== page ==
The problem with management is the lack of data on groundwater abstraction. A resource cannot be managed if it is not monitored properly. While estimating water use for irrigation is possible using information collected by the Bangladesh Agricultural Development Corporation, there is no information on privately managed industrial water usage. This needs to be addressed by the government sooner than later.
To manage groundwater sustainably, farmers need to diversify crop types so that they are not forced to irrigate both Aman and Boro rice. Thankfully, this is already happening in some parts of the country, particularly in the Barind Tract region where farmers are moving towards vegetable and cash crops such as mangoes of their own accord. In order to encourage more farmers to go this route, government support is needed to accelerate crop diversification. This of course must be done in consultation with farmers so that they are part of the decision-making process.
The combined use of surface water and groundwater should be promoted where possible. The availability of surface water in Bangladesh is seasonal, which is a crucial factor that water management strategies need to factor in. Groundwater, which is contaminated by arsenic and salinity in some regions, needs to be protected at any cost as the primary source of drinking water in Bangladesh.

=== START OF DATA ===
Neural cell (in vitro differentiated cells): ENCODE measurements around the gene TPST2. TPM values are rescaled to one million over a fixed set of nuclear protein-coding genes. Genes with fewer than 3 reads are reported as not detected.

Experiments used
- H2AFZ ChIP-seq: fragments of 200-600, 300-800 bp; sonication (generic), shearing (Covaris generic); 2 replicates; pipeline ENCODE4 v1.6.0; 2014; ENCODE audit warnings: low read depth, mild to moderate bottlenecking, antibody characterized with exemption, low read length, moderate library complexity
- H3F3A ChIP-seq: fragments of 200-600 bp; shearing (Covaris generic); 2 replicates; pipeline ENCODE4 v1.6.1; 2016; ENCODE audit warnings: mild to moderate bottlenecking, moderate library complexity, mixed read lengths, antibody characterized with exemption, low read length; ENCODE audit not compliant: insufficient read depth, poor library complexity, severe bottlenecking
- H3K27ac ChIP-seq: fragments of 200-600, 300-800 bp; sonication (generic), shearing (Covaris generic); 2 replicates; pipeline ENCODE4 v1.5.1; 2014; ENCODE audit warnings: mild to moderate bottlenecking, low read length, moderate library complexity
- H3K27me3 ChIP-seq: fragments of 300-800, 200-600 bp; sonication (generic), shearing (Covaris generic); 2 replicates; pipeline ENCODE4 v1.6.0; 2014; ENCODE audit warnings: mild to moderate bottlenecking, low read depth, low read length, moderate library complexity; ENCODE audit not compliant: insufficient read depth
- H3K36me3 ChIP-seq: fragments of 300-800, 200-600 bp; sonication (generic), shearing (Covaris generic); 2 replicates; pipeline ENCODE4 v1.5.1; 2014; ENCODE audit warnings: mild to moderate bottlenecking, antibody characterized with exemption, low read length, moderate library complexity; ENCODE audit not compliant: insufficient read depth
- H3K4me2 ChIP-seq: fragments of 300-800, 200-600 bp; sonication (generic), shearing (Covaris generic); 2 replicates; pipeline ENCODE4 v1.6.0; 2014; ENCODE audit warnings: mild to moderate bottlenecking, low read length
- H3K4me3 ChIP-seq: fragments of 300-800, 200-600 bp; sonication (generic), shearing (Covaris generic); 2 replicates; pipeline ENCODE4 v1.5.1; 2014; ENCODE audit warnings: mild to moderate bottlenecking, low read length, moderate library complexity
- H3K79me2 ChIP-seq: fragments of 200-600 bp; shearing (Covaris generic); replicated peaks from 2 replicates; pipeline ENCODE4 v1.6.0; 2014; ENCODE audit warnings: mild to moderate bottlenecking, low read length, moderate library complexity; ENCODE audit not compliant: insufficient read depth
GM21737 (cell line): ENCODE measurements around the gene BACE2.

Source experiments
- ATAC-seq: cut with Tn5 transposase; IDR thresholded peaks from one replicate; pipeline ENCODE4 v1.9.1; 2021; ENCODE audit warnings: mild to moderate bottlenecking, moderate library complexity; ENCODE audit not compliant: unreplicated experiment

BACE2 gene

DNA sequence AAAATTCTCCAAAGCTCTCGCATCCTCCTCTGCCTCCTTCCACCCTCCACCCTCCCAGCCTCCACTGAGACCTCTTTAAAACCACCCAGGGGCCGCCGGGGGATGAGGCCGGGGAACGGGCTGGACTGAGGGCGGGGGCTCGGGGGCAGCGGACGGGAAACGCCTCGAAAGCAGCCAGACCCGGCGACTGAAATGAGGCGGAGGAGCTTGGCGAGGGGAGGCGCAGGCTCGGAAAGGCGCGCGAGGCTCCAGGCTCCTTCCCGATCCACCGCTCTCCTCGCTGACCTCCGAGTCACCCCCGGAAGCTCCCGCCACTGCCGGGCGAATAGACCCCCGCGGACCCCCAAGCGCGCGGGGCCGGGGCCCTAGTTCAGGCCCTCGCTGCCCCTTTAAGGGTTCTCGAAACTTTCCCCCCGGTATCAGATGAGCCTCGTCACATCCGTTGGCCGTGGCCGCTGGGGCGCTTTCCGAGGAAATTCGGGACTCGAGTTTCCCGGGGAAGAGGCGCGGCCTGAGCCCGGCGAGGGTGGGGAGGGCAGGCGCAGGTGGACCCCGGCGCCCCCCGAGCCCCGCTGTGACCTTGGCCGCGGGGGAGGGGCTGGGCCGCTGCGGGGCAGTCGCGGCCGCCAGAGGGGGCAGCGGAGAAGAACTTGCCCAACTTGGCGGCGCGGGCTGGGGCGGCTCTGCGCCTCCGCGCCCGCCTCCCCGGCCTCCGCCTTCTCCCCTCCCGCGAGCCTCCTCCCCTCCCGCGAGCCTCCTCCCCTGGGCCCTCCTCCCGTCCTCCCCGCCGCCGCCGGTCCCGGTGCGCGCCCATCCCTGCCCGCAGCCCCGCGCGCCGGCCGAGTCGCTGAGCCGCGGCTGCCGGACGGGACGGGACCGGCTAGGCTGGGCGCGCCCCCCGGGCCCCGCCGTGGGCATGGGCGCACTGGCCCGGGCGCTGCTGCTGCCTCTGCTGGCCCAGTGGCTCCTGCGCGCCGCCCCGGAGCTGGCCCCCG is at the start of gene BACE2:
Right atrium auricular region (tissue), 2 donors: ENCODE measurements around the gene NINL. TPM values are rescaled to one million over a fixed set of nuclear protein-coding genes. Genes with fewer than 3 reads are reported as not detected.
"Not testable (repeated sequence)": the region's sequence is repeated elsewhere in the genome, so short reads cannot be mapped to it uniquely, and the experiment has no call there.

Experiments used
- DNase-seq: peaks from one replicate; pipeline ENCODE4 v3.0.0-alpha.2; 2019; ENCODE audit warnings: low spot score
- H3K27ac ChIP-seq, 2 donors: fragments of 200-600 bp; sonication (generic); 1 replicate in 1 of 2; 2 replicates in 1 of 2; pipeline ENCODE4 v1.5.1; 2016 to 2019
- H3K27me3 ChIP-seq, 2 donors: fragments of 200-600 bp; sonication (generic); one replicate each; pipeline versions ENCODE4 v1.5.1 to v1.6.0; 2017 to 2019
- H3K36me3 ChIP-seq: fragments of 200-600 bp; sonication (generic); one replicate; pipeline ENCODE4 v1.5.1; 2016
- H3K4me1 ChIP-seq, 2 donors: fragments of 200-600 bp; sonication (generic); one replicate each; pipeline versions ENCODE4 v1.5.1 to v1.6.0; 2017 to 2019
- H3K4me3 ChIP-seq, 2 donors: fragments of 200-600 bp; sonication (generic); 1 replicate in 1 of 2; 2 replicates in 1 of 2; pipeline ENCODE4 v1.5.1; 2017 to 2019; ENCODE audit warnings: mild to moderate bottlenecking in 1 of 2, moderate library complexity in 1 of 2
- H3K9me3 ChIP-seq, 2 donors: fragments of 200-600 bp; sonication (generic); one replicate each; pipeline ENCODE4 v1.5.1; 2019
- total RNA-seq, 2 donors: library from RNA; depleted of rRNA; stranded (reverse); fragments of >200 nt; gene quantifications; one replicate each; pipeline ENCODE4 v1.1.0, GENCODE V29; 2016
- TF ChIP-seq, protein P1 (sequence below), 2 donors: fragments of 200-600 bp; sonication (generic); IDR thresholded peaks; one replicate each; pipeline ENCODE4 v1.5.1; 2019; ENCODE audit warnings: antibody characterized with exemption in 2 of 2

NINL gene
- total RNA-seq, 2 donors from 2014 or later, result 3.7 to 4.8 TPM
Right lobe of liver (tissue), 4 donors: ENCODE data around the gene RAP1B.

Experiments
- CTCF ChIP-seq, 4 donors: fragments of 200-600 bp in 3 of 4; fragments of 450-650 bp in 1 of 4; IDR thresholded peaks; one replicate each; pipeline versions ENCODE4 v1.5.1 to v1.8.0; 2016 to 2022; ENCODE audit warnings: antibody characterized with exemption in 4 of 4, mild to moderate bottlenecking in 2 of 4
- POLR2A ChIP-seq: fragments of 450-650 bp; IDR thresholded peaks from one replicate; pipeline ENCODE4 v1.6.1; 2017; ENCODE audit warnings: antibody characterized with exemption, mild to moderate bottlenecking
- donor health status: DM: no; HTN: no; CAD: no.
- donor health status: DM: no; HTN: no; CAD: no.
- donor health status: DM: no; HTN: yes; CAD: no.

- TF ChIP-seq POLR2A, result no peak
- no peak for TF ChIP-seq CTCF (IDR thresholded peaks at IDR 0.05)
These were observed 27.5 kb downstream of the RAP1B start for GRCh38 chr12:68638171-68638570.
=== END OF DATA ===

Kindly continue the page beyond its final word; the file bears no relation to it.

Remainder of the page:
At the moment, various government agencies monitor groundwater with their own network, but there is a lack of coordination or willingness to share data across departments. Plus, monitoring infrastructures are not regularly maintained beyond project lifetimes.
Despite its centrality to water and food security in Bangladesh, groundwater is not prominently featured in national water policies. Bangladesh first needs to develop its own groundwater policy. Our research and monitoring capacity regarding groundwater needs to be strengthened by founding separate groundwater-focused research and policy centres that will work closely with academics and practitioners.
Dr Mohammad Shamsudduha is associate professor at the Institute for Risk and Disaster Reduction of University College London. Reach him at [email protected]
Views expressed in this article are the author's own.